This statue of Moses remains a prominent feature in Albany’s Washington Park. I found an 1893 New York Times review that gushed over its authentic use of a middle-aged Hebrew man as a model.
This is one of those postcards where research leads only to other copies of the same postcard, either for sale or in library collections. The reverse of the card says the sculpture was constructed by “settlers”, but I am skeptical, as beach umbrellas weren’t a thing in the 1820s. I guess the question is whether this is a beach umbrella or a beech umbrella.
I was fortunate enough to be able to climb the stairs to the top of the Bunker Hill Monument in 2017. The view captured by this postcard is essentially changed from the 1930s. Obelisks were kind of a fad in the mid-1800s – this one dates from 1843.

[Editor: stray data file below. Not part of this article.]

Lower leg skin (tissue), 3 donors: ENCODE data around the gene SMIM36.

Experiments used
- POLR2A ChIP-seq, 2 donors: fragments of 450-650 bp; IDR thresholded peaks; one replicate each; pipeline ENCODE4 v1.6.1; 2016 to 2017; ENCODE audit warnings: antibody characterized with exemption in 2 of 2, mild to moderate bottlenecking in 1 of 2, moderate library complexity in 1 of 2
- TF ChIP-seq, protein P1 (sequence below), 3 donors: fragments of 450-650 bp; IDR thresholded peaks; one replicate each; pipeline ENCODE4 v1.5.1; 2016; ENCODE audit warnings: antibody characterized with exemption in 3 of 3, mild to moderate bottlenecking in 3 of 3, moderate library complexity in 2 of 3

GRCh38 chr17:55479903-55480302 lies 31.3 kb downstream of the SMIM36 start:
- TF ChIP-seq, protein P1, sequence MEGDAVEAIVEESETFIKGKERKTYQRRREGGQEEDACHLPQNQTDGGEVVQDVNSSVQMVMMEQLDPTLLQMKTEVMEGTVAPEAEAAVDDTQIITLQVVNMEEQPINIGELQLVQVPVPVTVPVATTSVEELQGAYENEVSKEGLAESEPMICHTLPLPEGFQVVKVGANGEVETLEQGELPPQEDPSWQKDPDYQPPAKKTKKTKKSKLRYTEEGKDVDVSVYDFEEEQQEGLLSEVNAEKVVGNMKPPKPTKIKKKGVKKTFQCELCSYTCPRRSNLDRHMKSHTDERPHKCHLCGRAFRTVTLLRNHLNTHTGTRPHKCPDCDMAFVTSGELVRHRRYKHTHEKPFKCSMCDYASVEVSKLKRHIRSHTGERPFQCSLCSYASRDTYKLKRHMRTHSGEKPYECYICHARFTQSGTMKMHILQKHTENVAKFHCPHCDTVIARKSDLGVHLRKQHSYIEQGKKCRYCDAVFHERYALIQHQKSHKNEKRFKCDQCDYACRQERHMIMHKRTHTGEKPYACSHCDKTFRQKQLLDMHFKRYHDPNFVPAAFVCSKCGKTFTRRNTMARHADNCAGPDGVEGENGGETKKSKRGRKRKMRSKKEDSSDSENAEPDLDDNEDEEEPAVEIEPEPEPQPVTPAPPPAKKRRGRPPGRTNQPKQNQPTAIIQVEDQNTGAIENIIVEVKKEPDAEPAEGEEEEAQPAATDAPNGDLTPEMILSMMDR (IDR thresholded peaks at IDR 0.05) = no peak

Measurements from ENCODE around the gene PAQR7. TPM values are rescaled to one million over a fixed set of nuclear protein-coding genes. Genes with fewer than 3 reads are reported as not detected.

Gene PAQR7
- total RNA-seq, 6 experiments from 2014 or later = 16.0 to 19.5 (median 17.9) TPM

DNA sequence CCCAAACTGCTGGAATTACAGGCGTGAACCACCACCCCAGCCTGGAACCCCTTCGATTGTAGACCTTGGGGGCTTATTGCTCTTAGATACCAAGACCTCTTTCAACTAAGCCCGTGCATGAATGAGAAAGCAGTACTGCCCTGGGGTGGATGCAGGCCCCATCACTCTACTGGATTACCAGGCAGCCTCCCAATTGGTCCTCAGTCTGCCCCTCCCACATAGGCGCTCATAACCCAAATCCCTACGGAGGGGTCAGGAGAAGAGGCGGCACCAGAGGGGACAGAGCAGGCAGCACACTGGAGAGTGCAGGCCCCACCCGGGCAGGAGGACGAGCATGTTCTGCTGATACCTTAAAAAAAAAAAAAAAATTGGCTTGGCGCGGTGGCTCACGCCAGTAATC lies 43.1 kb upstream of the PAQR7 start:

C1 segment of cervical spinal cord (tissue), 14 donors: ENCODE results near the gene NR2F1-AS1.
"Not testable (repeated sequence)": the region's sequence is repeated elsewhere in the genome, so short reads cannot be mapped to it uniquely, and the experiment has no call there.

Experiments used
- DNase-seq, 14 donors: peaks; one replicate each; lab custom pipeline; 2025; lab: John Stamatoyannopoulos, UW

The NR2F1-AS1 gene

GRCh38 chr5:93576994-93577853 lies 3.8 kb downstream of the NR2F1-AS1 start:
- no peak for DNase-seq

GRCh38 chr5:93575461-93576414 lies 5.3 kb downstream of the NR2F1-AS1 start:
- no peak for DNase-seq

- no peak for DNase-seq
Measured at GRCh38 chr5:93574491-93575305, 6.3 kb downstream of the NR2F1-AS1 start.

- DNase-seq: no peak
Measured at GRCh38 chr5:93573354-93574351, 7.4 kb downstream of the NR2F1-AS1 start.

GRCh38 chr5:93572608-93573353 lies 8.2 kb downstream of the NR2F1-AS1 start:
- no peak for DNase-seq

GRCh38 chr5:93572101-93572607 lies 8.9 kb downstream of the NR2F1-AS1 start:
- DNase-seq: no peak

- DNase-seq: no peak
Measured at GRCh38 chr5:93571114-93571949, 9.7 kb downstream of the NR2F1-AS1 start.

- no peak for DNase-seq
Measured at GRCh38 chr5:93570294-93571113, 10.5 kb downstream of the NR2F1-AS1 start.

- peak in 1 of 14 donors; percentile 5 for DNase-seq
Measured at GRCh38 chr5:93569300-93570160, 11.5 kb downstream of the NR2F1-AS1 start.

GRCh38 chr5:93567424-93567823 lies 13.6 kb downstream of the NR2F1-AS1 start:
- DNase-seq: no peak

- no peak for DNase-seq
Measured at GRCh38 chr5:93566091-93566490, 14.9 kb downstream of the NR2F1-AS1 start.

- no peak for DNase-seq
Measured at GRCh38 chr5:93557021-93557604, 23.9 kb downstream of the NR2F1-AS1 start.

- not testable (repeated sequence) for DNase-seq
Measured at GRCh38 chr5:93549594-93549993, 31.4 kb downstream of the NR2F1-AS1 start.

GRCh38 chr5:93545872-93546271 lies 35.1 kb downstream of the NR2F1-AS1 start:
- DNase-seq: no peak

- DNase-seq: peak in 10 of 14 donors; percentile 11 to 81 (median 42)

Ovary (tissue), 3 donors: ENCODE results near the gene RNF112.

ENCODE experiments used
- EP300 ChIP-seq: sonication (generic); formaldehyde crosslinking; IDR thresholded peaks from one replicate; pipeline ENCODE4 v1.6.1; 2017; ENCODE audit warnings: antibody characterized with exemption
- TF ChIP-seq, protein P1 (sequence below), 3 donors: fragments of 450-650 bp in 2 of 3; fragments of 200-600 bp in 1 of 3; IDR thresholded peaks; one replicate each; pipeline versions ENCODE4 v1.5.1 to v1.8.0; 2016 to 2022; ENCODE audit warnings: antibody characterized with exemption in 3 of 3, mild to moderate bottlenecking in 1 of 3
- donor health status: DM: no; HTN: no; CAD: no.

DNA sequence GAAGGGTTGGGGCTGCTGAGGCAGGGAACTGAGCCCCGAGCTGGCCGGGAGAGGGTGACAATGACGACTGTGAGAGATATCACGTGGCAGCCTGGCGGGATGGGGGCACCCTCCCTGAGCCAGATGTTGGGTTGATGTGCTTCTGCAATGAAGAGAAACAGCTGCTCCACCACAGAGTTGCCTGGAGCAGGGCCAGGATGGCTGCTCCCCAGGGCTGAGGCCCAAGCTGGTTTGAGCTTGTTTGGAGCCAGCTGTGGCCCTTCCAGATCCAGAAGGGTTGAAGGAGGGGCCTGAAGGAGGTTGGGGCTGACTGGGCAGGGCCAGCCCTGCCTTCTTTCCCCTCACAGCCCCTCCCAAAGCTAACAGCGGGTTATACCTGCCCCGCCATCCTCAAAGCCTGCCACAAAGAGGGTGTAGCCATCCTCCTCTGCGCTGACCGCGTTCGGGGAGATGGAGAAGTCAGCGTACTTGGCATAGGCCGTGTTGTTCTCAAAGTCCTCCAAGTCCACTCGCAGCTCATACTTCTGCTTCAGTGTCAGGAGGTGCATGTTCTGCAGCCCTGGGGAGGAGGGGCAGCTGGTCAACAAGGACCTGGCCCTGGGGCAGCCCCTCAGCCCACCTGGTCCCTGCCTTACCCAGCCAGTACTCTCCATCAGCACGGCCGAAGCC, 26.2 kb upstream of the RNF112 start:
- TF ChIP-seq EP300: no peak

This is a basilica in Quebec where people affix their crutches to the pillars when they believe themselves to have been cured. A recent Tripadvisor review notes there were two pillars with crutches, while a century ago there were at least three. I take that as very indirect evidence that the polio vaccine turned out to be more effective than prayer.